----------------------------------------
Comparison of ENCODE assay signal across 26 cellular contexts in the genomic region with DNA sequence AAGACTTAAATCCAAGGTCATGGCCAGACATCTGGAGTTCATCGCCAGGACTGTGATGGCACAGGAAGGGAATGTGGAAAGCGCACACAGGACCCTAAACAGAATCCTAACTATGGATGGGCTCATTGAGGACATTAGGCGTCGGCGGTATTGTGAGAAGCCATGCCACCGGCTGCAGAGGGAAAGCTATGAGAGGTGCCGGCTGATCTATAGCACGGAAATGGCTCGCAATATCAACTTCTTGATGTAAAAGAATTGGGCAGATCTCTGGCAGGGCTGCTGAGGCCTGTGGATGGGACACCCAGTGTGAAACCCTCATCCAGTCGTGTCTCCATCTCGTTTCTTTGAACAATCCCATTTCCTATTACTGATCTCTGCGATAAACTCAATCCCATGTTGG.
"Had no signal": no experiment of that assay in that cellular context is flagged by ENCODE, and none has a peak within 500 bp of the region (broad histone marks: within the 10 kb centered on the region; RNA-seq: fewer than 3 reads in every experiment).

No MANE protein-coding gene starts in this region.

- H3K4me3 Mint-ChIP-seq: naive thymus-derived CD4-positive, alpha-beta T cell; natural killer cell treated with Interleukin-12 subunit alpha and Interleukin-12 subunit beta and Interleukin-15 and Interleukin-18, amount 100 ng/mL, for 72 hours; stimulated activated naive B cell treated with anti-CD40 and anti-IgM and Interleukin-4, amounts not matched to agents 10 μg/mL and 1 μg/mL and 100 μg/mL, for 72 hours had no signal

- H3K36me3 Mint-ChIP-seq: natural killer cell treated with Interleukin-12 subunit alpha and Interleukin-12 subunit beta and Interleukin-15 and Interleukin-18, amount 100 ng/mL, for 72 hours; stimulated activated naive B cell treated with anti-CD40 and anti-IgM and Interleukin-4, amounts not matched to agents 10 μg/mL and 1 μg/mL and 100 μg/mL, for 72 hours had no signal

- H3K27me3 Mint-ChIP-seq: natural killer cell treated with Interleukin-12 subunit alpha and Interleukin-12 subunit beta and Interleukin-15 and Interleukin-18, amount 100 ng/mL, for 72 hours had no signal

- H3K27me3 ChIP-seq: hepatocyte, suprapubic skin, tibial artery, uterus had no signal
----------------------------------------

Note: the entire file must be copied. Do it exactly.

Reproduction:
Comparison of ENCODE assay signal across 26 cellular contexts in the genomic region with DNA sequence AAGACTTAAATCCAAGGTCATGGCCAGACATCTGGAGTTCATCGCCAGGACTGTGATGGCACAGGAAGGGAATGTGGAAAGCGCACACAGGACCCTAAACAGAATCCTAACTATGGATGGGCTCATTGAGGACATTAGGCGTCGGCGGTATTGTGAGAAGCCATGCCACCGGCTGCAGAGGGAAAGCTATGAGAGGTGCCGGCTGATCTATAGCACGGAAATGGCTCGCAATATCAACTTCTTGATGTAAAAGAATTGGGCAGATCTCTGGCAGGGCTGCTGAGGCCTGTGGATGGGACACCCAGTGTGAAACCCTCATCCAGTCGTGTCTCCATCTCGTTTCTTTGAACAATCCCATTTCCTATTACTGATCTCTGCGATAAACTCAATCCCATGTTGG.
"Had no signal": no experiment of that assay in that cellular context is flagged by ENCODE, and none has a peak within 500 bp of the region (broad histone marks: within the 10 kb centered on the region; RNA-seq: fewer than 3 reads in every experiment).

No MANE protein-coding gene starts in this region.

- H3K4me3 Mint-ChIP-seq: naive thymus-derived CD4-positive, alpha-beta T cell; natural killer cell treated with Interleukin-12 subunit alpha and Interleukin-12 subunit beta and Interleukin-15 and Interleukin-18, amount 100 ng/mL, for 72 hours; stimulated activated naive B cell treated with anti-CD40 and anti-IgM and Interleukin-4, amounts not matched to agents 10 μg/mL and 1 μg/mL and 100 μg/mL, for 72 hours had no signal

- H3K36me3 Mint-ChIP-seq: natural killer cell treated with Interleukin-12 subunit alpha and Interleukin-12 subunit beta and Interleukin-15 and Interleukin-18, amount 100 ng/mL, for 72 hours; stimulated activated naive B cell treated with anti-CD40 and anti-IgM and Interleukin-4, amounts not matched to agents 10 μg/mL and 1 μg/mL and 100 μg/mL, for 72 hours had no signal

- H3K27me3 Mint-ChIP-seq: natural killer cell treated with Interleukin-12 subunit alpha and Interleukin-12 subunit beta and Interleukin-15 and Interleukin-18, amount 100 ng/mL, for 72 hours had no signal

- H3K27me3 ChIP-seq: hepatocyte, suprapubic skin, tibial artery, uterus had no signal